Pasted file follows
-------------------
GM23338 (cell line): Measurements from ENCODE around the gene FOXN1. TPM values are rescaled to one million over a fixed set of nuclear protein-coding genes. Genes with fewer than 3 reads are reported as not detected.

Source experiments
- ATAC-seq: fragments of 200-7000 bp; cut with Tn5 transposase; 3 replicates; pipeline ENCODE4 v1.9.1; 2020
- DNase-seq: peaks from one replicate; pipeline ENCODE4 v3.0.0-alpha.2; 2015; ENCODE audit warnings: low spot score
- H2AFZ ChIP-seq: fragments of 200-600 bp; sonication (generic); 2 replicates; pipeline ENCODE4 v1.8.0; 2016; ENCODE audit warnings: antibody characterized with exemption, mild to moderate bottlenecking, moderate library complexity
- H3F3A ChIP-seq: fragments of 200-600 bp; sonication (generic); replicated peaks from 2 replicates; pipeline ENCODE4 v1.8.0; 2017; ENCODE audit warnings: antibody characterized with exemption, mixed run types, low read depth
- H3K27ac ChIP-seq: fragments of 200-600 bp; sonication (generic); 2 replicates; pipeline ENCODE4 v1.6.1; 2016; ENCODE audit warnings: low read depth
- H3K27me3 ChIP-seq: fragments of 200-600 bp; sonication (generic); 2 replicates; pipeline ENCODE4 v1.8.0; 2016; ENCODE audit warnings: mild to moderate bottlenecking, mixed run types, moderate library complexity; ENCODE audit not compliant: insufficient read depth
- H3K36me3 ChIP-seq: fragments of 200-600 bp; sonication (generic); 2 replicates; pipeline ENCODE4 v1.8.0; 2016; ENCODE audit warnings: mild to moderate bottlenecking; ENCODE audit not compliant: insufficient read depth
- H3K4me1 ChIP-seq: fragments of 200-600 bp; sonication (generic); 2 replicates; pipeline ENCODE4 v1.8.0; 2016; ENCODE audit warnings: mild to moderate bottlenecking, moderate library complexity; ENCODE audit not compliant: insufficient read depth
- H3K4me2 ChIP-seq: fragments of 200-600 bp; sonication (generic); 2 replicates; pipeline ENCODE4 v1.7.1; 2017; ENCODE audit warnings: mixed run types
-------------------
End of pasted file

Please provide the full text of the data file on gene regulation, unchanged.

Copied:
GM23338 (cell line): Measurements from ENCODE around the gene FOXN1. TPM values are rescaled to one million over a fixed set of nuclear protein-coding genes. Genes with fewer than 3 reads are reported as not detected.

Source experiments
- ATAC-seq: fragments of 200-7000 bp; cut with Tn5 transposase; 3 replicates; pipeline ENCODE4 v1.9.1; 2020
- DNase-seq: peaks from one replicate; pipeline ENCODE4 v3.0.0-alpha.2; 2015; ENCODE audit warnings: low spot score
- H2AFZ ChIP-seq: fragments of 200-600 bp; sonication (generic); 2 replicates; pipeline ENCODE4 v1.8.0; 2016; ENCODE audit warnings: antibody characterized with exemption, mild to moderate bottlenecking, moderate library complexity
- H3F3A ChIP-seq: fragments of 200-600 bp; sonication (generic); replicated peaks from 2 replicates; pipeline ENCODE4 v1.8.0; 2017; ENCODE audit warnings: antibody characterized with exemption, mixed run types, low read depth
- H3K27ac ChIP-seq: fragments of 200-600 bp; sonication (generic); 2 replicates; pipeline ENCODE4 v1.6.1; 2016; ENCODE audit warnings: low read depth
- H3K27me3 ChIP-seq: fragments of 200-600 bp; sonication (generic); 2 replicates; pipeline ENCODE4 v1.8.0; 2016; ENCODE audit warnings: mild to moderate bottlenecking, mixed run types, moderate library complexity; ENCODE audit not compliant: insufficient read depth
- H3K36me3 ChIP-seq: fragments of 200-600 bp; sonication (generic); 2 replicates; pipeline ENCODE4 v1.8.0; 2016; ENCODE audit warnings: mild to moderate bottlenecking; ENCODE audit not compliant: insufficient read depth
- H3K4me1 ChIP-seq: fragments of 200-600 bp; sonication (generic); 2 replicates; pipeline ENCODE4 v1.8.0; 2016; ENCODE audit warnings: mild to moderate bottlenecking, moderate library complexity; ENCODE audit not compliant: insufficient read depth
- H3K4me2 ChIP-seq: fragments of 200-600 bp; sonication (generic); 2 replicates; pipeline ENCODE4 v1.7.1; 2017; ENCODE audit warnings: mixed run types